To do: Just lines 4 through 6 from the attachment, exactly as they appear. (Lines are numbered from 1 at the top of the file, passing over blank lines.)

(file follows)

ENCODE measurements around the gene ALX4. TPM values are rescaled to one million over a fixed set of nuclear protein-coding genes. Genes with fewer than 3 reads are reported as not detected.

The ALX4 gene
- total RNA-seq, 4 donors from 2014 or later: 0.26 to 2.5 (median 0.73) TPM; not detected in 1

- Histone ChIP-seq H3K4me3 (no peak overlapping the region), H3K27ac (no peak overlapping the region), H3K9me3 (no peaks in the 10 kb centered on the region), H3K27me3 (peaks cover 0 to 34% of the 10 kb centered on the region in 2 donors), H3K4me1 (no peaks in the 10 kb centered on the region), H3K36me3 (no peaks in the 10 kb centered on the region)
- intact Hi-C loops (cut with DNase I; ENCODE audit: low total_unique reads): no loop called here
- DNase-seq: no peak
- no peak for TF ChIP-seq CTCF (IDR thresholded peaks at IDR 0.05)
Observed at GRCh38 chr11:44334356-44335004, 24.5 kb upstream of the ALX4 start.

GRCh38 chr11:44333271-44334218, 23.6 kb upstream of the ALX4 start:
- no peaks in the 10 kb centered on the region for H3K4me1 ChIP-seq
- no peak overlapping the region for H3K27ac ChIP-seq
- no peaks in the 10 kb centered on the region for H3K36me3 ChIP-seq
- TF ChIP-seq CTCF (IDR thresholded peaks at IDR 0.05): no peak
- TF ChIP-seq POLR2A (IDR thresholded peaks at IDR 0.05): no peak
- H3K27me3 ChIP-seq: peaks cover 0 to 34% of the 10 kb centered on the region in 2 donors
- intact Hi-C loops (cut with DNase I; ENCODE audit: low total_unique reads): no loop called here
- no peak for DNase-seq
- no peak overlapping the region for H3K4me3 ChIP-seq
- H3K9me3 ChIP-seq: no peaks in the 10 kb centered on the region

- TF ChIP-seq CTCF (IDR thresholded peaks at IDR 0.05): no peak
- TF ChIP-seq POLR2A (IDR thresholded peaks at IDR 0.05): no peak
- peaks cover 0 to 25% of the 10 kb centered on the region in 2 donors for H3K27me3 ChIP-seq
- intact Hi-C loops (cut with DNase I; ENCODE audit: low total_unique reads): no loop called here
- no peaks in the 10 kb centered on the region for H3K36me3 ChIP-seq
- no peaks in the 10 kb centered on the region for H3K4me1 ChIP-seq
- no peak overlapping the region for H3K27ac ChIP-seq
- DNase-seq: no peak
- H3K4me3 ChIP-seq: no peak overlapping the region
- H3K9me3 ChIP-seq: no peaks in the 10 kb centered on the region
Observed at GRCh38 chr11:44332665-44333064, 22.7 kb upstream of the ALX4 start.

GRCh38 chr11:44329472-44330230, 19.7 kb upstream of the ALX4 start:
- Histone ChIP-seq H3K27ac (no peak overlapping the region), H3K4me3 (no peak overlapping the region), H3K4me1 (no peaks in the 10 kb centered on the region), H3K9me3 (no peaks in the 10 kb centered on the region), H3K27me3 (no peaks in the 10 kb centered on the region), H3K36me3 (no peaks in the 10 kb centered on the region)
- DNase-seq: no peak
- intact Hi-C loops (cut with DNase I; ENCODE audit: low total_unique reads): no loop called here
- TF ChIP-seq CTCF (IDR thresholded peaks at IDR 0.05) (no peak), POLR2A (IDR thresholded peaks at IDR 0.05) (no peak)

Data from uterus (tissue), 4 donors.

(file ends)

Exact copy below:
- Histone ChIP-seq H3K4me3 (no peak overlapping the region), H3K27ac (no peak overlapping the region), H3K9me3 (no peaks in the 10 kb centered on the region), H3K27me3 (peaks cover 0 to 34% of the 10 kb centered on the region in 2 donors), H3K4me1 (no peaks in the 10 kb centered on the region), H3K36me3 (no peaks in the 10 kb centered on the region)
- intact Hi-C loops (cut with DNase I; ENCODE audit: low total_unique reads): no loop called here
- DNase-seq: no peak